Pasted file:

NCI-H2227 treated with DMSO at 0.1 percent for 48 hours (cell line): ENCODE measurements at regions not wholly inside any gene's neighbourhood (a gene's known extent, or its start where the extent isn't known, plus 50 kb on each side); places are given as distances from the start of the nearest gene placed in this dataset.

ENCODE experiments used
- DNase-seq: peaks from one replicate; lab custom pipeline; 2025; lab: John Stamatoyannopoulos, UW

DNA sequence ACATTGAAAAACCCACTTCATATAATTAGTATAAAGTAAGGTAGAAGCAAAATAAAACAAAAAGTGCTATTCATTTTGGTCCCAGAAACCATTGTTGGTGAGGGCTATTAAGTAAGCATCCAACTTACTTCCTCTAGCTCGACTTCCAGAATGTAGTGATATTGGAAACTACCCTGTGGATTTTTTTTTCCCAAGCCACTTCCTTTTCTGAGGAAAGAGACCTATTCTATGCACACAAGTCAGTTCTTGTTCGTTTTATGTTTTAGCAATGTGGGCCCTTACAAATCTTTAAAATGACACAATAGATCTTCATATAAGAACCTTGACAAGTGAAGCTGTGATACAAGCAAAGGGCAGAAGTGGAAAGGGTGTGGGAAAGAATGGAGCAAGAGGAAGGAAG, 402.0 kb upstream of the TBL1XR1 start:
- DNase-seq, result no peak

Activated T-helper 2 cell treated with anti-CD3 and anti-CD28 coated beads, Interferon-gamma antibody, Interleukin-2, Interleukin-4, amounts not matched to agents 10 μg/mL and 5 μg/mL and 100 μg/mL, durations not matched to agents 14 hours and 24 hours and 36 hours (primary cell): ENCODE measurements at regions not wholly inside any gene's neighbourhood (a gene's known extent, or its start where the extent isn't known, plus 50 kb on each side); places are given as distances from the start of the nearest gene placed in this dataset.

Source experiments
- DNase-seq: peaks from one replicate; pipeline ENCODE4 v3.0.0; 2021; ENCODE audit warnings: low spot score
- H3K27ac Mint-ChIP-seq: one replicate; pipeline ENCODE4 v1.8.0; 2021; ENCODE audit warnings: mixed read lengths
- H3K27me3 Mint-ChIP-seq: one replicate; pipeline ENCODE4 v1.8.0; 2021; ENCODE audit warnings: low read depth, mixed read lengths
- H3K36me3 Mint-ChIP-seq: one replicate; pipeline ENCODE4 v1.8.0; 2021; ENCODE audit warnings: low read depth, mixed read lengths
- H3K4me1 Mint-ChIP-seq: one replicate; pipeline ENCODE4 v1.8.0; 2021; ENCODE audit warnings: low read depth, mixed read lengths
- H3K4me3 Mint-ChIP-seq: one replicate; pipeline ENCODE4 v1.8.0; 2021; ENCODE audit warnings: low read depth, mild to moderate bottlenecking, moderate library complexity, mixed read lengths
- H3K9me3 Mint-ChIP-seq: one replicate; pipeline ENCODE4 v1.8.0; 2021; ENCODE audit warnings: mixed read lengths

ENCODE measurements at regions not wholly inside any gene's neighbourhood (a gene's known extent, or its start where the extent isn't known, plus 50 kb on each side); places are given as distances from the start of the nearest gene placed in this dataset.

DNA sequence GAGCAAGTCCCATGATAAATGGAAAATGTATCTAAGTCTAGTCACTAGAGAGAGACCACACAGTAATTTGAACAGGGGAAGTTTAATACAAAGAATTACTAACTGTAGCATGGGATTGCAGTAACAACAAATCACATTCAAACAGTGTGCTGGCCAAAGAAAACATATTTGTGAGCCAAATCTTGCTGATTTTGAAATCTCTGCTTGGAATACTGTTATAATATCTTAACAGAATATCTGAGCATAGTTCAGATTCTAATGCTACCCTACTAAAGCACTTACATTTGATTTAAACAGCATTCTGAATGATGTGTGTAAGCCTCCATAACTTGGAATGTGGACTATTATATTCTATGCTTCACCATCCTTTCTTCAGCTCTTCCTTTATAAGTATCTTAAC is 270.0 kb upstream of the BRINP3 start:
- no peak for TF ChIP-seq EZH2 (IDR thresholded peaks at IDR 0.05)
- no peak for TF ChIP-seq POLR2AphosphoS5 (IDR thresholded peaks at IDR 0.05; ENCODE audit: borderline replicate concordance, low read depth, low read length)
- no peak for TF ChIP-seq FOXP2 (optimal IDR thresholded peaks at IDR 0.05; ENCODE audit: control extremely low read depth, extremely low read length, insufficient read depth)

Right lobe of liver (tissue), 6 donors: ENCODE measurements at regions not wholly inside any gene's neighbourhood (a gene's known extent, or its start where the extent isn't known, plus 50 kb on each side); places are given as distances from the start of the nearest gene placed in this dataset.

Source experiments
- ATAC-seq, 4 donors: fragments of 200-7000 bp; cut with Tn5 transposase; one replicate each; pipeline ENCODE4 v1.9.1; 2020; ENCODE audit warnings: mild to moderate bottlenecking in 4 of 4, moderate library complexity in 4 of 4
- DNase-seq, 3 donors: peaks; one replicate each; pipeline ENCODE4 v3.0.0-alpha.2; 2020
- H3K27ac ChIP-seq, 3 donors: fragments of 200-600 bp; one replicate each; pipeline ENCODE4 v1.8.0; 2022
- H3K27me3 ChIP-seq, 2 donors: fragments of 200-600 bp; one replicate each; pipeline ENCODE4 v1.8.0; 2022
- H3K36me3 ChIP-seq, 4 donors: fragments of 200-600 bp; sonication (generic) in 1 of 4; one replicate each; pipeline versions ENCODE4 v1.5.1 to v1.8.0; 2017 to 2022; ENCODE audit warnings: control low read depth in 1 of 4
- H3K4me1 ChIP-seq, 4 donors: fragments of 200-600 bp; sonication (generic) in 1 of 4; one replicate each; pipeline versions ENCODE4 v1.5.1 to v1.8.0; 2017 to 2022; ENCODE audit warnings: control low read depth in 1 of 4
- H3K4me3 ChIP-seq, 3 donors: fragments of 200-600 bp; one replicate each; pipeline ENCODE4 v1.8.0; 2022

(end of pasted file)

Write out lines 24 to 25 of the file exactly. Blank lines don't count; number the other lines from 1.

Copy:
- H3K27ac ChIP-seq, 3 donors: fragments of 200-600 bp; one replicate each; pipeline ENCODE4 v1.8.0; 2022
- H3K27me3 ChIP-seq, 2 donors: fragments of 200-600 bp; one replicate each; pipeline ENCODE4 v1.8.0; 2022